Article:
“The lights on Main Street are going out one by one. I’m the last man left.”
Those terrible final words from WKBW’s radio transmission of The War of the Worlds have stuck with me since I was sixteen.
The day the Martians landed on Grand Island.
I sat in the kitchen at 159 Findlay Avenue that Halloween night in 1968 and listened to the broadcast with my dad. All the Trick or Treaters had come and gone. The familiar voice of Danny Nevereth announced that WKBW radio was about to present War of the Worlds by HG Wells.
Almost immediately, a news bulletin interrupted the music. A meteor had crashed onto Grand Island! Reporters race to cover it, only to discover that the meteor is actually a space capsule.
Broadcaster Jim Fagen is on the scene and breathlessly reports as a crack appears on one side, then widens and opens.
“Cables coming out of the crack on one side. Eyes! Something’s crawling out! The body glistens, the eyes are black, it’s dripping saliva. I’ve gotta get out of here!”
Niagara AFB is on alert and scrambles jets. The jets fire rockets at the creature to no avail.
Now Don Lancer is reporting live. The alien retreats to the space capsule and the next thing you know, a silver bowl with long thin legs emerges. Using a hot death ray it starts killing people, burning them alive. Bodies are strewn everywhere.
Don: “Oh, no, it’s got Jim! It’s got Jim!”
I know I gasped at the fear in those words. Now it’s reported that gaseous explosions occurring on Mars are associated with the landings. And Ottawa, Toronto, Erie, the Finger Lakes area, and Dunkirk report more space capsules landing.
The Army’s on the way. The National Guard has established a command post.
Martians are invading Western NY!
Emergency evacuations are taking place in Jamestown, Lewiston, and Lockport.
It seems so odd to hear the reports of all these familiar places. But the Martian fighting machines are relentless. A thousand men are destroyed with the death ray. It aims its beam at a jet and slices it in half.
Now John Irving reports. “Mines are being set on the Grand Island Bridge. My God, they’ve blown the bridge!”
Because my dad worked as a research chemist for Hooker Chemical on Grand Island, the scenario felt vividly real. The Quinn family had crossed that Grand Island Bridge often. Sometimes to go to Fantasy Island or Beaver Island State Park on a hot summer day. On the road to Niagara Falls. Other times for a “Sunday” drive through the Hooker plant. We had a name for a certain part of that drive. We called it going down “Stinky Lane” because of all the smells emitted from the various smokestacks, pipes, and plants.
Now Martians are on the Grand Island Bridge!
The other span is blown. People were on that bridge! Now the fighting machines ford the Niagara river. They emit a smoke screen, which turns out to be a deadly gas.
We listened in silence as the broadcast went on, becoming increasingly more gruesome.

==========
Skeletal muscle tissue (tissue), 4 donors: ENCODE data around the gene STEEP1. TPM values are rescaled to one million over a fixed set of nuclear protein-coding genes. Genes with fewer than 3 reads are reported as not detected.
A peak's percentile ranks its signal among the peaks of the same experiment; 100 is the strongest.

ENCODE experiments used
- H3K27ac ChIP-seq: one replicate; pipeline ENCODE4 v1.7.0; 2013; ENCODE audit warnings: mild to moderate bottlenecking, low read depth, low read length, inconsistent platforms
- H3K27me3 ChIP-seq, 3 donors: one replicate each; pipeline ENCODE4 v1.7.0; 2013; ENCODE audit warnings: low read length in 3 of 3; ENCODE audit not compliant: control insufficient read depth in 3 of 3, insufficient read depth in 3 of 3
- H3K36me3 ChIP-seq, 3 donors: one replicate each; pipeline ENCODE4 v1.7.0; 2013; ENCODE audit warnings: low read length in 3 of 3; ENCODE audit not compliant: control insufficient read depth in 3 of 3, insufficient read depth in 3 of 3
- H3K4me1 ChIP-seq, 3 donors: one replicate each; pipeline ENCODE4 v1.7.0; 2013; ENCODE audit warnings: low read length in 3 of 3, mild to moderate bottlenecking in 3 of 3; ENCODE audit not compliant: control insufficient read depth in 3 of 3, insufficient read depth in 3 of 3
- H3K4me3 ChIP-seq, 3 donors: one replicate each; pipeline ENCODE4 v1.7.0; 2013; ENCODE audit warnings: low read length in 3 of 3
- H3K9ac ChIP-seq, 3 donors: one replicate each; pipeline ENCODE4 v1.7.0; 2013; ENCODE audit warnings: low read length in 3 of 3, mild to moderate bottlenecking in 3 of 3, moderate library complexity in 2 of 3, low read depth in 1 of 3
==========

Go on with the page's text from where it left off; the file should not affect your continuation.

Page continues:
Suddenly Don chokes. He’s gone. The machines move at great speed toward Buffalo, destroying telephone lines and blowing up Bethlehem Steel.
Now three Martian machines are reported over Pittsburgh.
Irv Weinstein is on top of City Hall at the Communications Center. The latest word is East Aurora has been abandoned and is now occupied by Martians. Irv is the last man at the station. He asks that someone call his wife to tell her that he’s OK.
Only he’s not. A weird high-pitched ringing is approaching.
Dread builds. We know what it means before Irv does. Now the Martian machine is just six blocks away, at Delaware Park. Another familiar and well-loved place. The machine is moving fast. Fifty feet high, huge steel body with long legs, looking down on Niagara Square. It emits the poisonous gas.
Irv: “It’s heading my way—” His voice cuts off.
So horribly creepy. My father and I exchange a grim glance while he lights another cigarette.
The last person in the station at WKBW is Jeff Kaye. He leaves the building, not knowing what to do, where to go. People run around madly, trying to escape. It feels like the end of the world. The explosions and the ominous ringing noise are getting closer. The air is smoky and thick. The panic and despair in Jeff’s shaky voice makes me shiver.
“The lights are going out on Main St. one by one…”
The broadcast ends. Even though Danny Nevereth broke in from time to time to say that this a dramatized version of HG Well’s play it sounded so REAL.
When the original broadcast aired in 1938, people panicked. They called police stations, believing it to be true. The same thing happened in the Buffalo area.
In 2018 there was a celebration of WKBW’s War of the Worlds broadcast for its 50 year anniversary. Now I want to see the documentary and relive the day the Martians landed on Grand Island!
I’d love to hear your memories of that famous night.
If you’d like to know more about the prolific HG Wells, go here.